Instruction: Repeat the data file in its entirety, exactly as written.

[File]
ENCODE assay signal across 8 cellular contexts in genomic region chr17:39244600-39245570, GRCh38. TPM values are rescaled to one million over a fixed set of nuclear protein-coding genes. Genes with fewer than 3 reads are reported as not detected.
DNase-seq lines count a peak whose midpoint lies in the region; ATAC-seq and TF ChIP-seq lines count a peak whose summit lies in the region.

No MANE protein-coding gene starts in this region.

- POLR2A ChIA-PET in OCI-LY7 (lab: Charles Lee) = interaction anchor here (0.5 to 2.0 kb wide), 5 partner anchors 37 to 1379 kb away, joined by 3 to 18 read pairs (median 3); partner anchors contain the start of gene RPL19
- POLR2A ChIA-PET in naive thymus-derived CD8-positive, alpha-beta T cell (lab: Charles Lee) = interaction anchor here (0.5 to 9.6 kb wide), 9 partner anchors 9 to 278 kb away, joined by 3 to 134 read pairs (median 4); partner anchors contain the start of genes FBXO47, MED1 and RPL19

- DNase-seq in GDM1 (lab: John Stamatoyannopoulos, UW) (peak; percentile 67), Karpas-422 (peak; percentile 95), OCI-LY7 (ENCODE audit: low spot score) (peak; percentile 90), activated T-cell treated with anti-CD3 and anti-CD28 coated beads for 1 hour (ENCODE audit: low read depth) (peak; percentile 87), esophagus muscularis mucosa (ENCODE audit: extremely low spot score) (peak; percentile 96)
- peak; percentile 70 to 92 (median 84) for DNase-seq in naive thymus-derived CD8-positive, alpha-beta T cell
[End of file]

ENCODE assay signal across 8 cellular contexts in genomic region chr17:39244600-39245570, GRCh38. TPM values are rescaled to one million over a fixed set of nuclear protein-coding genes. Genes with fewer than 3 reads are reported as not detected.
DNase-seq lines count a peak whose midpoint lies in the region; ATAC-seq and TF ChIP-seq lines count a peak whose summit lies in the region.

No MANE protein-coding gene starts in this region.

- POLR2A ChIA-PET in OCI-LY7 (lab: Charles Lee) = interaction anchor here (0.5 to 2.0 kb wide), 5 partner anchors 37 to 1379 kb away, joined by 3 to 18 read pairs (median 3); partner anchors contain the start of gene RPL19
- POLR2A ChIA-PET in naive thymus-derived CD8-positive, alpha-beta T cell (lab: Charles Lee) = interaction anchor here (0.5 to 9.6 kb wide), 9 partner anchors 9 to 278 kb away, joined by 3 to 134 read pairs (median 4); partner anchors contain the start of genes FBXO47, MED1 and RPL19

- DNase-seq in GDM1 (lab: John Stamatoyannopoulos, UW) (peak; percentile 67), Karpas-422 (peak; percentile 95), OCI-LY7 (ENCODE audit: low spot score) (peak; percentile 90), activated T-cell treated with anti-CD3 and anti-CD28 coated beads for 1 hour (ENCODE audit: low read depth) (peak; percentile 87), esophagus muscularis mucosa (ENCODE audit: extremely low spot score) (peak; percentile 96)
- peak; percentile 70 to 92 (median 84) for DNase-seq in naive thymus-derived CD8-positive, alpha-beta T cell